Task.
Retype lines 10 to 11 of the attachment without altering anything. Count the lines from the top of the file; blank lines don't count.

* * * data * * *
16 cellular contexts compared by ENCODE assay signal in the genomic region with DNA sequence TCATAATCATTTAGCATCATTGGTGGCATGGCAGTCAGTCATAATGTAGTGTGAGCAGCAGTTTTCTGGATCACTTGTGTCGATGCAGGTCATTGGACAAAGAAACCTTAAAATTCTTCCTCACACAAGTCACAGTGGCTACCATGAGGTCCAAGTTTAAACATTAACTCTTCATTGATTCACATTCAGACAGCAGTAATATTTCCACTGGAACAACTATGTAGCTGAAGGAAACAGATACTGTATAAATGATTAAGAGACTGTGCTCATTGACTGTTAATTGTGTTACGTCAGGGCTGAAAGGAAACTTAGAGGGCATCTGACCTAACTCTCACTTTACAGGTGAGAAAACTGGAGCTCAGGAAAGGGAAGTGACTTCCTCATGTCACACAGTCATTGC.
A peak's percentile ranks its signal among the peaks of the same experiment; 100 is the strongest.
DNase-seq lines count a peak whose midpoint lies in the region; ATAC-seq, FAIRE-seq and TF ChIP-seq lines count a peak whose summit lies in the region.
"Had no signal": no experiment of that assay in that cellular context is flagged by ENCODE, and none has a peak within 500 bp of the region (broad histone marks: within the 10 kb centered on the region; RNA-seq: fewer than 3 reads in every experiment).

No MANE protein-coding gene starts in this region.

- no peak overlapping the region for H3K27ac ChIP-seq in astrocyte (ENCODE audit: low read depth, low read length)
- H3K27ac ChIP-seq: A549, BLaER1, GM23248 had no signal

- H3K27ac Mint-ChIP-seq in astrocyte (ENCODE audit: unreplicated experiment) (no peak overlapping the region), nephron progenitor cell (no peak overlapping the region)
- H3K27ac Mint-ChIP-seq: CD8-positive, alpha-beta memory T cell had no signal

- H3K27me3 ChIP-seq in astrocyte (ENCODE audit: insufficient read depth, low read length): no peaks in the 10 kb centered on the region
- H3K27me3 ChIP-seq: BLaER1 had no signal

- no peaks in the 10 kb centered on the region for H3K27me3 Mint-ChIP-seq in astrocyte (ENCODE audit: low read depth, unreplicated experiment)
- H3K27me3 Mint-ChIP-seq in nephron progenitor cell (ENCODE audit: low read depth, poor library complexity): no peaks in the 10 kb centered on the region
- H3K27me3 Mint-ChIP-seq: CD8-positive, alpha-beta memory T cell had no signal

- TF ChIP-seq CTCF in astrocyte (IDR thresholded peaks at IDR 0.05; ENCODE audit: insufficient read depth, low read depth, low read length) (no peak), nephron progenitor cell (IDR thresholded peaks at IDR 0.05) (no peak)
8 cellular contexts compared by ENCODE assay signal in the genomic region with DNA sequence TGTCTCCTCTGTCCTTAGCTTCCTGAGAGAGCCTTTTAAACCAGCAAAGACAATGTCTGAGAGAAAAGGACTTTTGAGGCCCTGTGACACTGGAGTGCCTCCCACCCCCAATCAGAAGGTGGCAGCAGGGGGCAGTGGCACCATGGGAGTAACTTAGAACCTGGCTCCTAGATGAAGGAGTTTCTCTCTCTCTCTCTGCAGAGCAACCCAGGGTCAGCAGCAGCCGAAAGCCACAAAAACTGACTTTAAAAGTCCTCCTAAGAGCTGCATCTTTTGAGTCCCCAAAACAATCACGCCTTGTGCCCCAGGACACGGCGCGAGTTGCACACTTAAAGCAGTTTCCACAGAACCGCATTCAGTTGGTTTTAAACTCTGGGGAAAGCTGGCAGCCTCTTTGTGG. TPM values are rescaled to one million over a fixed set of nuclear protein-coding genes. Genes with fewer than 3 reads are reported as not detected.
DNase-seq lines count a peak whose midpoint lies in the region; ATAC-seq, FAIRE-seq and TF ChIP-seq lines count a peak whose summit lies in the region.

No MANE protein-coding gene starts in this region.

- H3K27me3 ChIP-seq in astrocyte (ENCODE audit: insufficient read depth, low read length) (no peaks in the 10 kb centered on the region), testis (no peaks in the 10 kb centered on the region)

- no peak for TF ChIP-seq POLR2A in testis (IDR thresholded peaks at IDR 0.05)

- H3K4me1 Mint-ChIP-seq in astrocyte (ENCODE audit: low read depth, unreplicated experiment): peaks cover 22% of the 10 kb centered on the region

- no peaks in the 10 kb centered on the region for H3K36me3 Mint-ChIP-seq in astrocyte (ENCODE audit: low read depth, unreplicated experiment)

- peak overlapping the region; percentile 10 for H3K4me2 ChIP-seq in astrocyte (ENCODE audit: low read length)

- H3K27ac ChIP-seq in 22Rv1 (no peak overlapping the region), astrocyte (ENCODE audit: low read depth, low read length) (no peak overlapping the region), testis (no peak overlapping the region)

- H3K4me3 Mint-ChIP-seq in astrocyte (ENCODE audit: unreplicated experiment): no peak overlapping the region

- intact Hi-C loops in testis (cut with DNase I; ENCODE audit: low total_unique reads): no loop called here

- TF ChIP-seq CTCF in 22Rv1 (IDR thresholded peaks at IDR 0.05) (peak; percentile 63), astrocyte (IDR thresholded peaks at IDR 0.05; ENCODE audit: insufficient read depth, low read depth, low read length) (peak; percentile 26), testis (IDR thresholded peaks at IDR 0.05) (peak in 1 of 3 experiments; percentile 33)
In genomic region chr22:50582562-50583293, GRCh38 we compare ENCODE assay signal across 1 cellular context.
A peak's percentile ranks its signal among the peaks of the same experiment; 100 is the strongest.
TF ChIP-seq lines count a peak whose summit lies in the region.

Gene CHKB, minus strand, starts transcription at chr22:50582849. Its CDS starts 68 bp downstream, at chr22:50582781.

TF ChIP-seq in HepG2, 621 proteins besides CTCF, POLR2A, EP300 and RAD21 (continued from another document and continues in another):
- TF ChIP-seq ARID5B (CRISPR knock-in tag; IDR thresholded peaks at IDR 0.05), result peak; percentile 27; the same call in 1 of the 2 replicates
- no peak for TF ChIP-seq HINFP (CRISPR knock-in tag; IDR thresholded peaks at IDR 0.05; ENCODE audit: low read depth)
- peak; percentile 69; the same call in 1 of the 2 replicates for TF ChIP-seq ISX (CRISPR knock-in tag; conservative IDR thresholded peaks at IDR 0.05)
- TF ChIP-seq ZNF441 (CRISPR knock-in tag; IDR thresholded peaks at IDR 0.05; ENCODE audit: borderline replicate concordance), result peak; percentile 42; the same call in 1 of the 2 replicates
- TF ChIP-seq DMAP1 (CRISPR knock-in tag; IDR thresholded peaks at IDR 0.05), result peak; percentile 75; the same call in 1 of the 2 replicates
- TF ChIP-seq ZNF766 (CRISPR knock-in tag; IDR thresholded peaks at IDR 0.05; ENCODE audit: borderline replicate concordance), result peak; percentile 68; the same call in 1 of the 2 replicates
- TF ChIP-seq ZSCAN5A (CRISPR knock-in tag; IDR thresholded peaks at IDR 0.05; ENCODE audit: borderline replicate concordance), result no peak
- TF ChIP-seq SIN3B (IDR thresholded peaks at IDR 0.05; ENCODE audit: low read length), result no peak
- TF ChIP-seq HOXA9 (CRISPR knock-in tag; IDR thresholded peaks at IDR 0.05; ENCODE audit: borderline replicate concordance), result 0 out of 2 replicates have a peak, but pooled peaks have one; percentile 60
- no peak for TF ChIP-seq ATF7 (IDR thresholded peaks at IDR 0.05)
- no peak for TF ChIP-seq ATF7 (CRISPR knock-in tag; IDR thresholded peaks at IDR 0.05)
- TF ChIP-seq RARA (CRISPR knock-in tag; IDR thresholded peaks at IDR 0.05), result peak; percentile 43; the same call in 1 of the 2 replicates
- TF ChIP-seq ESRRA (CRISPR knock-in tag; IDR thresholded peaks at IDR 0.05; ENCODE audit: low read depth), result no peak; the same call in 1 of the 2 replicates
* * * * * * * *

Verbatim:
- H3K27me3 ChIP-seq in astrocyte (ENCODE audit: insufficient read depth, low read length): no peaks in the 10 kb centered on the region
- H3K27me3 ChIP-seq: BLaER1 had no signal